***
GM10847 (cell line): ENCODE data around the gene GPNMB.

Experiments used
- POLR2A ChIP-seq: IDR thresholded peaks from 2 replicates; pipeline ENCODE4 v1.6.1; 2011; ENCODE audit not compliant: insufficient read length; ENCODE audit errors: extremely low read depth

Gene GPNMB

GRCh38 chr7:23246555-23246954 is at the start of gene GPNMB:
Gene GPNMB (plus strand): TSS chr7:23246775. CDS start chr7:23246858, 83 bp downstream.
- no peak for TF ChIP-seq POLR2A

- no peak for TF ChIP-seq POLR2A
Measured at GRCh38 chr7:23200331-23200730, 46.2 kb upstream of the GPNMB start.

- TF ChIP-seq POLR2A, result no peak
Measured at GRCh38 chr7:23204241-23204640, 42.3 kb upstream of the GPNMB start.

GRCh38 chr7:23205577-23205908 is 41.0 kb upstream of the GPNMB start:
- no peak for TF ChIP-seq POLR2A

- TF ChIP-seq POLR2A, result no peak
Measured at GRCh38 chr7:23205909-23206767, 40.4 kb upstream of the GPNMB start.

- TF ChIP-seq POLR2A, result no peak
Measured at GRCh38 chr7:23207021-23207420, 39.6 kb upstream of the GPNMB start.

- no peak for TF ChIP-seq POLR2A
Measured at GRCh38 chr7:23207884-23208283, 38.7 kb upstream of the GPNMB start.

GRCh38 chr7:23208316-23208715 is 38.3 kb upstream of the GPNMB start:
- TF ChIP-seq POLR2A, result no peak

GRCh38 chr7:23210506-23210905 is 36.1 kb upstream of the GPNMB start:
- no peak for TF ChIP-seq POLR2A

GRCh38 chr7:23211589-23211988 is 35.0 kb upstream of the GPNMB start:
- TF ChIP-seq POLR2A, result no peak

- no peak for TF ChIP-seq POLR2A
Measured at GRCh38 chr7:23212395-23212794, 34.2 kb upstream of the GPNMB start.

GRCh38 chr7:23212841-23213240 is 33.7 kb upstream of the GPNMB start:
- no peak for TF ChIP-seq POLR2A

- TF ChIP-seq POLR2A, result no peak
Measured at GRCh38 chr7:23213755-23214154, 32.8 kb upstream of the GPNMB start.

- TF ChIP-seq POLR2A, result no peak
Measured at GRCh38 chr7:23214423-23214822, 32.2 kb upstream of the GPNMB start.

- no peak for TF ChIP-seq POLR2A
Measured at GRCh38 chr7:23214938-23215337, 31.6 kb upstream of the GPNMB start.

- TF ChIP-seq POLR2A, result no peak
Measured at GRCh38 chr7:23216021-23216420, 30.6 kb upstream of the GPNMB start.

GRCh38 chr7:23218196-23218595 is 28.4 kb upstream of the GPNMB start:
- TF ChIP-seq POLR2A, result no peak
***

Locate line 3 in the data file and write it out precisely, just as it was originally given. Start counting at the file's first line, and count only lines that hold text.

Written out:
- POLR2A ChIP-seq: IDR thresholded peaks from 2 replicates; pipeline ENCODE4 v1.6.1; 2011; ENCODE audit not compliant: insufficient read length; ENCODE audit errors: extremely low read depth